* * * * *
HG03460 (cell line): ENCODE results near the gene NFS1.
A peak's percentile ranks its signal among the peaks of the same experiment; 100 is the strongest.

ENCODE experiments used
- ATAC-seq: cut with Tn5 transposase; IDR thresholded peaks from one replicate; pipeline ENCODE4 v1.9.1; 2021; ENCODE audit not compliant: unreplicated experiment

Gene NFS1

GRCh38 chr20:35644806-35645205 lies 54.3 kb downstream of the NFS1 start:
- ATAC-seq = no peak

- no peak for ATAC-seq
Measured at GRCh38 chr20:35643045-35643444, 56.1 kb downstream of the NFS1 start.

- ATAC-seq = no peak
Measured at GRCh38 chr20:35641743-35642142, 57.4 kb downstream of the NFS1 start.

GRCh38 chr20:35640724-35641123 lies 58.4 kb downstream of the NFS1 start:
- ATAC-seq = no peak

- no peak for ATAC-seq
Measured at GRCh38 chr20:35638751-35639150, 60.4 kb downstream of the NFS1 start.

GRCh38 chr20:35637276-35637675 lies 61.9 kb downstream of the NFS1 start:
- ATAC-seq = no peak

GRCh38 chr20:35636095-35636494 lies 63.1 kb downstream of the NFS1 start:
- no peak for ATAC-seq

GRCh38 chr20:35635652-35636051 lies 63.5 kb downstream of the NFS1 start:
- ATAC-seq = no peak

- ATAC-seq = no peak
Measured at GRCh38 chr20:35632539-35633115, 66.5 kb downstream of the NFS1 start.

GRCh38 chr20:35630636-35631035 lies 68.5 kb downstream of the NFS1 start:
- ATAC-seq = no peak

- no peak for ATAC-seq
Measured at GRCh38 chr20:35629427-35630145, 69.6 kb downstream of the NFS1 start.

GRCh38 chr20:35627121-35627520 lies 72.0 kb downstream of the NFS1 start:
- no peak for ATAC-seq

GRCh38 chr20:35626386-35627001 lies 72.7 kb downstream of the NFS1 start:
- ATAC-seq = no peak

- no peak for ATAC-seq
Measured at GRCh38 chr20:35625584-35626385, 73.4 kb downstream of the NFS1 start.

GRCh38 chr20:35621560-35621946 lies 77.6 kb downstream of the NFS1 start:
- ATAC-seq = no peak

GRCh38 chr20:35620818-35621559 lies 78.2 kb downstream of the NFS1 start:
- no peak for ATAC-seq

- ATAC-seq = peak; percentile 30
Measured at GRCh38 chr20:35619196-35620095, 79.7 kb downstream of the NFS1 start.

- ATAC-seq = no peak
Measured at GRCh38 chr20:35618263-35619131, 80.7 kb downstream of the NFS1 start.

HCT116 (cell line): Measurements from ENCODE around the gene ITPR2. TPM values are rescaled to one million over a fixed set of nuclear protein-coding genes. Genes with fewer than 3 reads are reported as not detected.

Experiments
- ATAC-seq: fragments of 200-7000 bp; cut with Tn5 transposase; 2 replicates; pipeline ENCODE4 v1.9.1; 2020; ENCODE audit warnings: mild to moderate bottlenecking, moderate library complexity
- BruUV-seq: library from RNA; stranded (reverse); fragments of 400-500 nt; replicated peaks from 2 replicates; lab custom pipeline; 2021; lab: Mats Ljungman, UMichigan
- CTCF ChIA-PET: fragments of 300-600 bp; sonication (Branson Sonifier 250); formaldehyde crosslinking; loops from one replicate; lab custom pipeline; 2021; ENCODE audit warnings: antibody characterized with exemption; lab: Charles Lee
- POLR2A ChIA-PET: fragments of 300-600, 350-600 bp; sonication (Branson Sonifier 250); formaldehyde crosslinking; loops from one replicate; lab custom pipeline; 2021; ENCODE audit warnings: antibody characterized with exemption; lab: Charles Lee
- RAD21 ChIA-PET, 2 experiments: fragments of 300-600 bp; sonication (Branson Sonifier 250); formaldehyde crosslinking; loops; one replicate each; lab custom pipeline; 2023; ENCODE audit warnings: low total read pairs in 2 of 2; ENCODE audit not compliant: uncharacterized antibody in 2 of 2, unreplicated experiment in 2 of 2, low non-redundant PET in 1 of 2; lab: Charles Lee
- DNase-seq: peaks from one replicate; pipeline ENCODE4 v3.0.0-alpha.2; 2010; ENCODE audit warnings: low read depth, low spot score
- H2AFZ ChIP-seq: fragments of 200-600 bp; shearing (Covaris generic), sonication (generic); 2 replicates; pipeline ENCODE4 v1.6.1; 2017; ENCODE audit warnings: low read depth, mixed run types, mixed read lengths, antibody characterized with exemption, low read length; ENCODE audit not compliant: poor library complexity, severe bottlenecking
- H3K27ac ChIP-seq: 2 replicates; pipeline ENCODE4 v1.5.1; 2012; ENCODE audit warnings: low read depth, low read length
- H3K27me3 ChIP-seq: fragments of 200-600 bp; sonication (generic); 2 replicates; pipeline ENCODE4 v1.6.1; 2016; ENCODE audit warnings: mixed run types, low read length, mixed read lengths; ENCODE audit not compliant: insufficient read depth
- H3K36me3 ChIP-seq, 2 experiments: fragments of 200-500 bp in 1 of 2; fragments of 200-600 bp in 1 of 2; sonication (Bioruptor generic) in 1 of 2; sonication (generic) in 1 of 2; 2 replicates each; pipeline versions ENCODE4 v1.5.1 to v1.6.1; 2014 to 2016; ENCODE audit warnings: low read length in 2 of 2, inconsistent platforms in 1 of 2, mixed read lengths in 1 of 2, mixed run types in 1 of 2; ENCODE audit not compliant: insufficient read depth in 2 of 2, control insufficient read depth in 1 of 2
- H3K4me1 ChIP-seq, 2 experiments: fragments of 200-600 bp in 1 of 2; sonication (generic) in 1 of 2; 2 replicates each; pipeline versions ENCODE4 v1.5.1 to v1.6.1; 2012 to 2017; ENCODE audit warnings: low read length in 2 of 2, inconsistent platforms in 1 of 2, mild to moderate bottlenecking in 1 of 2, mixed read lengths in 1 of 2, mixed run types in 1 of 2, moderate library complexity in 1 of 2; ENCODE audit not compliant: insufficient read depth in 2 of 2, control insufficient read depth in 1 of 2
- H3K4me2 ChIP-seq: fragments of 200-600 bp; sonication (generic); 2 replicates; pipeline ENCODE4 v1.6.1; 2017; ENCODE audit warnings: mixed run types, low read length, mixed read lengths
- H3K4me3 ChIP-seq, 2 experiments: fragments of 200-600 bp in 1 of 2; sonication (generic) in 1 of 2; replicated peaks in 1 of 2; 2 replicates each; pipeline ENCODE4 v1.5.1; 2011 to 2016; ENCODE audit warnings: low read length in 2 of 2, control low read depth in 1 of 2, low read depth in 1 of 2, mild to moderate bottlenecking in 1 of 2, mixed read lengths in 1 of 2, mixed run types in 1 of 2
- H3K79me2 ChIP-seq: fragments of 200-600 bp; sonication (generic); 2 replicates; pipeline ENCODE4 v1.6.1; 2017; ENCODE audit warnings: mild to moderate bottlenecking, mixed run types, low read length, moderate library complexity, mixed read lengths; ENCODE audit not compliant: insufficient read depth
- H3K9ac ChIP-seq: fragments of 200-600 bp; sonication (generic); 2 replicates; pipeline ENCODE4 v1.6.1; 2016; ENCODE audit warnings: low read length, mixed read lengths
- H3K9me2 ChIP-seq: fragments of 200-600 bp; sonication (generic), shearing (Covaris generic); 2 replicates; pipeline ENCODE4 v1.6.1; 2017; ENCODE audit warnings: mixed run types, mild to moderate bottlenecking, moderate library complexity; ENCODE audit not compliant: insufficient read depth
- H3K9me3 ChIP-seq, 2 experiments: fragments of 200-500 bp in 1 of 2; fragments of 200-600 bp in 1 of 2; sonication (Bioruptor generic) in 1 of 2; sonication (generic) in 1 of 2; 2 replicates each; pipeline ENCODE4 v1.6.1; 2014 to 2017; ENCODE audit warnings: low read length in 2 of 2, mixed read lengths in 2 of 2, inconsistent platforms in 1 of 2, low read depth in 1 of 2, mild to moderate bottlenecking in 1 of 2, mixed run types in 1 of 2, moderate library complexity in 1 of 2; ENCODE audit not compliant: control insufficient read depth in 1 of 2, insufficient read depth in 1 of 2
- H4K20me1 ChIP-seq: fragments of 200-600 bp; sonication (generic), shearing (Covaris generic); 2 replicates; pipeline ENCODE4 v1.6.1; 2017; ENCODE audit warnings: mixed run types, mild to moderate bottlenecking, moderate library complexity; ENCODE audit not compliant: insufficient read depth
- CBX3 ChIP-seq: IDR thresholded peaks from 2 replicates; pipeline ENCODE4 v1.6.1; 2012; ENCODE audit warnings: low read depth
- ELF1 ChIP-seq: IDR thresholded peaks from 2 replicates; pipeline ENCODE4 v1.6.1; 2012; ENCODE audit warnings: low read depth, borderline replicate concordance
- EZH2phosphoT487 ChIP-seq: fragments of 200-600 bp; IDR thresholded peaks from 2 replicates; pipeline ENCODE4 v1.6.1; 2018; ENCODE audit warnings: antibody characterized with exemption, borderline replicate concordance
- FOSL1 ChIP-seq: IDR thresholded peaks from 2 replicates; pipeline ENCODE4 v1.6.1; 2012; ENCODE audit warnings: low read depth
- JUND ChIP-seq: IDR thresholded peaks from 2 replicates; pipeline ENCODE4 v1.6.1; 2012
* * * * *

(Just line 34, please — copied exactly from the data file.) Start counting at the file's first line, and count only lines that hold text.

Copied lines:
GRCh38 chr20:35621560-35621946 lies 77.6 kb downstream of the NFS1 start: